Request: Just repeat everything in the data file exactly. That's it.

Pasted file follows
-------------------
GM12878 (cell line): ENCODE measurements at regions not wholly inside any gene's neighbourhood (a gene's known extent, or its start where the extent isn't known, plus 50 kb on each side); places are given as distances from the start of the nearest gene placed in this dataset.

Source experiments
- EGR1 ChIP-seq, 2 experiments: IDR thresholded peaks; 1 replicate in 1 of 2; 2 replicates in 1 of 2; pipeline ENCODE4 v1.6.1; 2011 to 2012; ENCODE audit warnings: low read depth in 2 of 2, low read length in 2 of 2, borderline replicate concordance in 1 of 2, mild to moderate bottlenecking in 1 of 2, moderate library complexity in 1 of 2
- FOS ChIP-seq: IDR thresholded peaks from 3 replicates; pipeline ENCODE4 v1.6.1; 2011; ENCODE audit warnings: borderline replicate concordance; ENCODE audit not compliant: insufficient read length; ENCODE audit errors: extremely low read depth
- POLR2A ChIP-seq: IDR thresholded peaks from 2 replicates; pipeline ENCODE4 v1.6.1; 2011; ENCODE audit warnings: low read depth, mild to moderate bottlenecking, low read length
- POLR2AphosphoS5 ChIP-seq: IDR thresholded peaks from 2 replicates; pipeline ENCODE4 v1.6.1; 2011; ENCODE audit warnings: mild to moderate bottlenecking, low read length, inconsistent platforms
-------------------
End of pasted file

GM12878 (cell line): ENCODE measurements at regions not wholly inside any gene's neighbourhood (a gene's known extent, or its start where the extent isn't known, plus 50 kb on each side); places are given as distances from the start of the nearest gene placed in this dataset.

Source experiments
- EGR1 ChIP-seq, 2 experiments: IDR thresholded peaks; 1 replicate in 1 of 2; 2 replicates in 1 of 2; pipeline ENCODE4 v1.6.1; 2011 to 2012; ENCODE audit warnings: low read depth in 2 of 2, low read length in 2 of 2, borderline replicate concordance in 1 of 2, mild to moderate bottlenecking in 1 of 2, moderate library complexity in 1 of 2
- FOS ChIP-seq: IDR thresholded peaks from 3 replicates; pipeline ENCODE4 v1.6.1; 2011; ENCODE audit warnings: borderline replicate concordance; ENCODE audit not compliant: insufficient read length; ENCODE audit errors: extremely low read depth
- POLR2A ChIP-seq: IDR thresholded peaks from 2 replicates; pipeline ENCODE4 v1.6.1; 2011; ENCODE audit warnings: low read depth, mild to moderate bottlenecking, low read length
- POLR2AphosphoS5 ChIP-seq: IDR thresholded peaks from 2 replicates; pipeline ENCODE4 v1.6.1; 2011; ENCODE audit warnings: mild to moderate bottlenecking, low read length, inconsistent platforms